Artist scratches beneath the surface with seed and bullet
ISTANBUL - Hürriyet Daily News
The works of Seymen have many symbols and codes and invite audiences to discover more. Seymen’sxhibition, is the product of three years of work, primarily with drawing, and it marks the first presentation of lmulti-layered project, ‘Sangoi.’It might seem easy to understand the drawings and works of Erinç Seymen, but first impressions can be deceiving. Seymen’s works are meticulously created and need to be analyzed very closely in order to understand the surreal or unconscious ground that they stand on.
The works of Seymen have many symbols and codes and invite audiences to discover more. Seymen’s latest exhibition, “The Seed and The Bullet,” is the product of three years of work, primarily with drawing, and it marks the first presentation of the artist’s long-term, multi-layered project, “Sangoi” (2011–12).
“The Seed and The Bullet” calls into question the naturalization processes of social (dis)advantages, the preservation of social compromises, and/or the transformation of social differentiation-conflicts. Also significant is the way in which “The Seed and The Bullet” reveals the patient, intense attitude of production that has recently become more prominent in Seymen’s work. These recent works propose a new means of communication, directed toward reorganizing today’s relationship and perception conditions through a series of symbolic images that are related to and consistent with each other.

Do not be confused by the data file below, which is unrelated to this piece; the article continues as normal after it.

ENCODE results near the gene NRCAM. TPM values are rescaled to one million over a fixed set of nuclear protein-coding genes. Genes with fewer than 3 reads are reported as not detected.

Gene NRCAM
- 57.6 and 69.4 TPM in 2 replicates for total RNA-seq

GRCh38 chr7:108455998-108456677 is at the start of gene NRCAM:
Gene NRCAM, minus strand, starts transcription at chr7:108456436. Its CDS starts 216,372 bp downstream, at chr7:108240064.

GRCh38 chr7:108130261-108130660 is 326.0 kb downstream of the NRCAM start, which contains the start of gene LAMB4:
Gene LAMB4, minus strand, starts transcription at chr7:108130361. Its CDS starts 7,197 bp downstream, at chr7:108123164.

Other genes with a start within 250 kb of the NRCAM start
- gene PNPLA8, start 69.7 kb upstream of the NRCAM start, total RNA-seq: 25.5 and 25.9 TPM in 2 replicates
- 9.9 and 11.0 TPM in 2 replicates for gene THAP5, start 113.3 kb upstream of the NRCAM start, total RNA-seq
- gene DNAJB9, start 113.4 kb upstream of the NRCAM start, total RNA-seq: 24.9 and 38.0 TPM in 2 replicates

In the first section of the exhibition, there are eight independent works. For “Surprise Witness 1” (2011) and “Surprise Witness 2” (2012), the artist has been inspired by various examples of utopian literature. He demands viewers contemplate the organization of labor in a classless society: Who gets to do the dirty work, and how will relationships of production be structured? These questions are constructed as ominous, fairy-tale-like moments of encounter. “Serva ex Machina” (2010) tests the boundaries of visual violence through the viewer’s level of perception, employing the motif of submission/colonialism in an intricate composition – a continuation of Seymen’s works that oscillate between evoking desensitization and alienation. With “Untitled” (2011), Seymen cynically deals with the controversy and asymmetry stemming from discrepancies in intentions. “Patriot” (2009) and “Loyalty” (2011), meanwhile, trace the permanent impact of devotedness, shared values and the culture of belonging. The supervisory/authoritarian eyes of institutions that never close follow the viewer in the exhibition space through “Daddy” (2011) and “Untitled” (2009).
The second section of the exhibition shows “Sangoi,” a multi-media work constituted by drawings, video and installation. “Sangoi” problematizes the uneven distribution of the roles of winners and losers, which are ruthlessly evident in today’s competitive society. The name of the project is derived from the imaginary country to which three young patients of Hans Zulliger, a Swiss psychoanalyst, escaped to realize various fantasies away from the adult world. Four important elements that determine negotiation abilities and social statuses through individual power mechanisms – class identity, cultural identity, desire and political power tools – trigger four series of 52 iconographic drawings that are transformed into a game that is never concluded.
The viewer is invited to enter a cloud of political memory through the wide grouping of symbols that are transformed into game cards that are then utilized in a video. Through this unique perspective, the connection between the rules of the game and the rules of society are called into question. The exhibition can be seen until Dec. 22.